distribution right, but testing and tracing. This is what other countries

did right as well. You had, even the U.K. which struggled in its response

frankly, when these variants emerged, the fact that they were actually able

to identify them and address them is critical.

And that -- those are the types of systems we didn`t already have in place

before now and we`re just playing catch-up.

HAYES: Right. And those systems, I mean, I think that we`re going to

hopefully get to a point where we have vaccination suppression, you know,

at some point this summer. But we know it`s seasonal and there will be, you

know, next fall and winter. There`ll be ways in which we have to battle it,

and we`re going to need those systems in place then particularly.

PACE: Absolutely. And I would even say, you know, we don`t really quite

understand the virus fully to know that we have even that long to wait.

HAYES: Right. Yes, that`s a good point.

PACE: And so that`s why we`re still saying it`s critically important to

practice those public health measures regardless of where we are in the

calendar or even in our trajectory with vaccines because we -- it`s

changing before our eyes. And particularly, until we can catch up, it`s

going to continue to beat us.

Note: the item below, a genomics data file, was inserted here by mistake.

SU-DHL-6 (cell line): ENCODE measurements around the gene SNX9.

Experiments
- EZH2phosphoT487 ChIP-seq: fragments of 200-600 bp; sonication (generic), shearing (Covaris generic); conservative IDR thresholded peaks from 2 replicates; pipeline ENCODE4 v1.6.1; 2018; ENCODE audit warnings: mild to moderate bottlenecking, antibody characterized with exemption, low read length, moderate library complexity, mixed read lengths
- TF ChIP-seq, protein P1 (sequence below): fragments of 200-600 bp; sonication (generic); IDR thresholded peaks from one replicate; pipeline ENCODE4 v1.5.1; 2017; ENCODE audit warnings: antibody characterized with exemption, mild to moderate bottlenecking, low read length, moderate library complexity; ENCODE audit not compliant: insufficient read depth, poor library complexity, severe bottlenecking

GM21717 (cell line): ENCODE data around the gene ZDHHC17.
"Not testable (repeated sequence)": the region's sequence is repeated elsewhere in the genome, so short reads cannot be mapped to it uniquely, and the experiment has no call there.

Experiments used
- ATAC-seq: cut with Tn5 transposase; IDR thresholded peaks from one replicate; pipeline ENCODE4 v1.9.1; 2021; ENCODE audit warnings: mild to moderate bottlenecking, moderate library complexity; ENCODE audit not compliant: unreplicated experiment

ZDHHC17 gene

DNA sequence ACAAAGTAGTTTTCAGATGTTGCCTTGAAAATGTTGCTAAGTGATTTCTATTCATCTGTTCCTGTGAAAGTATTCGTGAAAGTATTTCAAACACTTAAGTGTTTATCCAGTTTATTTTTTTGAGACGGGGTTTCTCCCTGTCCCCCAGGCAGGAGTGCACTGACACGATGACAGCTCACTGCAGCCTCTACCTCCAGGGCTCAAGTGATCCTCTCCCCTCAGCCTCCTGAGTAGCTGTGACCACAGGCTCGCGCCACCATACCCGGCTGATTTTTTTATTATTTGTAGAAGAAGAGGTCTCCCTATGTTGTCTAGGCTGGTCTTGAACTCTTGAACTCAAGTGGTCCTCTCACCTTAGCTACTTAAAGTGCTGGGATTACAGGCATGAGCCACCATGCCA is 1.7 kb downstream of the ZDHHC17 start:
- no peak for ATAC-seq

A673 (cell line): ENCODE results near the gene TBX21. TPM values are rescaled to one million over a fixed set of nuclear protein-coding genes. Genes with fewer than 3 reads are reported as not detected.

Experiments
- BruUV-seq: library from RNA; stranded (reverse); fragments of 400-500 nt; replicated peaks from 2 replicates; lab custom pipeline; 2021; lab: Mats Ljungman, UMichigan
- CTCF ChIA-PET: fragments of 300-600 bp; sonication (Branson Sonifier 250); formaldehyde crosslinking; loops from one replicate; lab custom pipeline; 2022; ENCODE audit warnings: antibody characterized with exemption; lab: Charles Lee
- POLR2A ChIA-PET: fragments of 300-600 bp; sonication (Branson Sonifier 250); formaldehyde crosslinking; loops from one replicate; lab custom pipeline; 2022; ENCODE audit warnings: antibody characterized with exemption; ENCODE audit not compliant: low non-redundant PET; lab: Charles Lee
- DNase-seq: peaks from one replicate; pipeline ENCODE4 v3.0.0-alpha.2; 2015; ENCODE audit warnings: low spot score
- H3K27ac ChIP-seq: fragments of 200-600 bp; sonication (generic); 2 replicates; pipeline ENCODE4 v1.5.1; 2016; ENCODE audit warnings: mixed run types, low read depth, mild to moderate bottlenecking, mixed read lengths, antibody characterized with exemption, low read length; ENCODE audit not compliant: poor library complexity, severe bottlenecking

HAYES: Yes, that`s an important point. And I don`t want to -- like, we got

to just hold on. It`s like -- it`s at the end of a car ride where you`ve

been fine for the nine hours and now the last 10, 15, 20 minutes just seem

unbearable. And I think a lot of people in that mental state, but with just

a certain amount of consistent messaging and discipline we all need.

PACE: Yes, I know. And I understand that people are tired too, right? I

mean, I do this for a living and I am exhausted not just because of getting

up every day trying to fight this thing but because i too miss my friends

and family, and I too wish this were all over and it just isn`t. And

unfortunately, we do have ways to go.

I have faith that we can continue to stand strong and understand that we`ve

made it through tough times before frankly as a country. I think we pride

ourselves on that. And I know it sounds rather cliche but that`s what I`m

still --

HAYES: We can do it. All right, hang in there. Loyce Pace, thank you so

much for making time. Come on back. That is ALL IN for this evening. "THE

RACHEL MADDOW SHOW" starts right now. Good evening, Rachel.